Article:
I'v Proof Syria Attacked Citizens With Chemical Weapons - Macron

French President Emmanuel Macron arrives inside the classroom prior to attend an one-hour interview with French news channel TF1 at a school in Berd’huis

French President Emmanuel Macron arrives inside the classroom prior to attend an one-hour interview with French news channel TF1 at a school in Berd’huis

French President Emmanuel Macron said on Thursday that his government has proof Bashar al-Assad's regime used chemical weapons in an attack on a suburb in Syria last week.

French President Emmanuel Macron said on Tuesday a decision on whether to carry out military strikes on Syrian chemical weapons' facilities would be made in the coming days after more consultations with the United States and Britain.

"I suspect that the Americans and French have forced themselves into action and will still move militarily but the growing awareness of the difficulty of the situation is clearly injecting real caution into the mix", he added.

US President Donald Trump is still weighing options for military action against Syria.

German Chancellor Angela Merkel discussed the attack with Macron on Thursday, her office said.

The subject of chemical weapons' use in Syria has been a thorny issue for Macron.

Peskov wouldn't say if Moscow could use a Russian-U.S. military hotline to avoid escalation in the event of a U.S. strike, saying only that "the hotline exists and has remained active".

Asked to comment on possible US strikes, President Vladimir Putin's spokesman said that "it's necessary to avoid any steps that may fuel tensions in Syria".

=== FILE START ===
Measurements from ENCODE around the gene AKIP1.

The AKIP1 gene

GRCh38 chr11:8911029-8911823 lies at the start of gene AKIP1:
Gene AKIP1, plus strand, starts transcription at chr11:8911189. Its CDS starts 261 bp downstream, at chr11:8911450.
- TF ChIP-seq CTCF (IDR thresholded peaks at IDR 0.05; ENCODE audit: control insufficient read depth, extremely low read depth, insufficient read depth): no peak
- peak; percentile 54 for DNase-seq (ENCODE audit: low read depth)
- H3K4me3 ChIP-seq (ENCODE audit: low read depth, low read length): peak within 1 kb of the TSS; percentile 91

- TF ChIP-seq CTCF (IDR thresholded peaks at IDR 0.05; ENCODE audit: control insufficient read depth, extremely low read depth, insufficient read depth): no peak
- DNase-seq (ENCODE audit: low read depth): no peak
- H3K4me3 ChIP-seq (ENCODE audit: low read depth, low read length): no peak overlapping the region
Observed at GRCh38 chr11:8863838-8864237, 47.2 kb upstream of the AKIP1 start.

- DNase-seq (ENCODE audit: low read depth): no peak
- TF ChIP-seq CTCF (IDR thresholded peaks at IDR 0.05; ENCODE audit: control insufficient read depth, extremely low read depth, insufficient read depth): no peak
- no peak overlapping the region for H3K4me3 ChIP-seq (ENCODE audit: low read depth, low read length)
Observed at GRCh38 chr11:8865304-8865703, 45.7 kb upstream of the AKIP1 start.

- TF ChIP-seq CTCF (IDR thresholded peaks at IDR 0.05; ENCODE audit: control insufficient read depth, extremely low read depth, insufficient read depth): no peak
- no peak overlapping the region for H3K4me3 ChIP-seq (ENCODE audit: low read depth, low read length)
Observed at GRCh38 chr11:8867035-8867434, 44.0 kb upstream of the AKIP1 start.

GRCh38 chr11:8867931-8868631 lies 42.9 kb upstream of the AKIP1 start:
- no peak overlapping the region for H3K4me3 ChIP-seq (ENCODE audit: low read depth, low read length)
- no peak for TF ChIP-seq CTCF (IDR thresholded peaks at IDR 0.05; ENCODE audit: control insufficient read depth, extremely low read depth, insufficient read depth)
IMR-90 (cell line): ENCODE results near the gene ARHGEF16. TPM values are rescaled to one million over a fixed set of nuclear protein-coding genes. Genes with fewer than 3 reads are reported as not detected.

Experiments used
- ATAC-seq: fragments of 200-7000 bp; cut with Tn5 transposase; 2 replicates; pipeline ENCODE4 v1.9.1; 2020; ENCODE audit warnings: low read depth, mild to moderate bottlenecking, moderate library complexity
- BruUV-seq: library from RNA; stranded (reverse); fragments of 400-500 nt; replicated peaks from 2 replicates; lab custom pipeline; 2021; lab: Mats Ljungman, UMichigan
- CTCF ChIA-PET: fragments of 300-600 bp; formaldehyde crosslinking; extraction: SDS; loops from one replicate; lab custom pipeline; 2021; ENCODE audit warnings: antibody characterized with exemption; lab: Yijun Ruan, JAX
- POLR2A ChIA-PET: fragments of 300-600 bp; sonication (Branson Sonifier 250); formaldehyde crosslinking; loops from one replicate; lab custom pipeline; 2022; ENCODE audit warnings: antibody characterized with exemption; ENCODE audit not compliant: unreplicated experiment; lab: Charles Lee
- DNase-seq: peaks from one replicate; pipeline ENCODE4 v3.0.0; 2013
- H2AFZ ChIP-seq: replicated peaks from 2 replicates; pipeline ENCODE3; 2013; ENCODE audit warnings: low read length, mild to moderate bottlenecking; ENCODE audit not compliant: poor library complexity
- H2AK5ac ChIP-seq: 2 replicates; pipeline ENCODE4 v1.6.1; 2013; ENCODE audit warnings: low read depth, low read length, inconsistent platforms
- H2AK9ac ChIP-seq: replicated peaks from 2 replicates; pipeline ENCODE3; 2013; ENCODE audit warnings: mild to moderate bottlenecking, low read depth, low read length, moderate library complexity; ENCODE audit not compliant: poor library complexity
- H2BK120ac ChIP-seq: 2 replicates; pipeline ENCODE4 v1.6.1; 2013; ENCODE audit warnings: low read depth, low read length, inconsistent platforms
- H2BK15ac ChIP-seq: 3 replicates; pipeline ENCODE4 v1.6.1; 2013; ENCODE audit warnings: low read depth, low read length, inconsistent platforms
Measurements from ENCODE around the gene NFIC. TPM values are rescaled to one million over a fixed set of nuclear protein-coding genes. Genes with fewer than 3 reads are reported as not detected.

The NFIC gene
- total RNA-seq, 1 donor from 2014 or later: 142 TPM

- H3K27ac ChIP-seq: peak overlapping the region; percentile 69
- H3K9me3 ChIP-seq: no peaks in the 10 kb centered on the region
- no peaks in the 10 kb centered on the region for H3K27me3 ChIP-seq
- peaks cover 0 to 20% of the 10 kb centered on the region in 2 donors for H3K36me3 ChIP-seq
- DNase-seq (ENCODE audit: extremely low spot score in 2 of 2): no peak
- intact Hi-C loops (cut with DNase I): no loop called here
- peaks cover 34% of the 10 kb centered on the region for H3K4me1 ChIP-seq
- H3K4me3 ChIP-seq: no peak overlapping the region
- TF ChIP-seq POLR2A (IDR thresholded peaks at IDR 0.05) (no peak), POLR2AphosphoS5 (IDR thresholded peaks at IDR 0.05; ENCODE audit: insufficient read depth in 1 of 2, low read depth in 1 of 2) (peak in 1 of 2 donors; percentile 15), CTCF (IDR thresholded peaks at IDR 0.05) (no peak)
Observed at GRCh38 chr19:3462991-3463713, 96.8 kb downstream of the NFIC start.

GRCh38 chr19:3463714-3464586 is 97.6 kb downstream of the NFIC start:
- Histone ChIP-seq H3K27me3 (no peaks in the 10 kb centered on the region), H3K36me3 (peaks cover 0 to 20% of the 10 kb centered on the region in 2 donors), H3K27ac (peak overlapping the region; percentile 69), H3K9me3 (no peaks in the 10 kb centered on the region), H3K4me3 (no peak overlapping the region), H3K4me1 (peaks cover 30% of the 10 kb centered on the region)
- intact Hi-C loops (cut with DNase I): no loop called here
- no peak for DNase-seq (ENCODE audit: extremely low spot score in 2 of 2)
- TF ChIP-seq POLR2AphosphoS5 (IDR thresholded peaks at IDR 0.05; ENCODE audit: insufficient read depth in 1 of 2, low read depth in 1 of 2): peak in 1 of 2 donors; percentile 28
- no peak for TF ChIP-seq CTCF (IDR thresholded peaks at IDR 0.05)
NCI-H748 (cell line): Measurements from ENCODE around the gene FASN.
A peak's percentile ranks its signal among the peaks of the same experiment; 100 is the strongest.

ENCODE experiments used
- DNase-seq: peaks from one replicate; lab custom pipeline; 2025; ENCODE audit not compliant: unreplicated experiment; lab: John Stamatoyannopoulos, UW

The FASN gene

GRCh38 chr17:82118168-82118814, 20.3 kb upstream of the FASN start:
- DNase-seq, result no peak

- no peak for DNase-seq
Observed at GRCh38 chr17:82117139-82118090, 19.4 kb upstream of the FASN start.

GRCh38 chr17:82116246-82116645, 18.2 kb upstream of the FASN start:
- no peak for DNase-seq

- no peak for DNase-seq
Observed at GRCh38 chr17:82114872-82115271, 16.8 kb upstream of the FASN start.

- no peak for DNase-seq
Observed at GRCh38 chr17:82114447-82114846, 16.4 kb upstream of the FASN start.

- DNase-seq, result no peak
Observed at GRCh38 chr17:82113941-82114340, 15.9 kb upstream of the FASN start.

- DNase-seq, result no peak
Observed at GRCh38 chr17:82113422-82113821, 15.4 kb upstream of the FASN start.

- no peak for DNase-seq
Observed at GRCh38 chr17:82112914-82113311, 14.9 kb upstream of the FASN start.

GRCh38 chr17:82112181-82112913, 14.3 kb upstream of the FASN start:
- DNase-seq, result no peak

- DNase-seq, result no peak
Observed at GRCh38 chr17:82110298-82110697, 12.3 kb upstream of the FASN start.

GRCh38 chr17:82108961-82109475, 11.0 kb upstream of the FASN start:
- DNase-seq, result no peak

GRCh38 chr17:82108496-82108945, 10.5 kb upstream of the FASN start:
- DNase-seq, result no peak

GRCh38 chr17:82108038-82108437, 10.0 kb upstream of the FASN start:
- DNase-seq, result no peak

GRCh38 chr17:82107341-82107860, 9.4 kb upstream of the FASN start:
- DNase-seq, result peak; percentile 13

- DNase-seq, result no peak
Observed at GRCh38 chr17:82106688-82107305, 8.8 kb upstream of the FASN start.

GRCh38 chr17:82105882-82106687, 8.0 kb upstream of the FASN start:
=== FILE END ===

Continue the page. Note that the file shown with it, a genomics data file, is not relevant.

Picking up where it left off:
Reports about the chemical weapons attack in Syria emerged on Saturday, claiming that a chlorine-filled bomb dropped by the Syrian military killed up to 70 people.

That attack in Duma, a rebel-held town in Syria's eastern Ghouta region, left dozens dead, including children.

A top Syrian rebel official told AFP on Thursday that his faction only agreed to abandon its battered enclave outside Damascus because of an alleged toxic gas attack.

The Jaish al-Islam group in Douma agreed on Sunday to withdraw, hours after the suspected chemical weapons attack on the town that has raised the prospect of USA strikes.

The agreement was announced on Sunday morning by Syria's government and its ally Russian Federation, just hours after toxic gases were allegedly released on Douma.

He said he would decide "in due course" whether to respond with air strikes.

A team from the world's chemical arms watchdog, the Organization for the Prohibition of Chemical Weapons (OPCW), was expected to arrive in Syria on Thursday and Friday begin a fact-finding mission in Douma.

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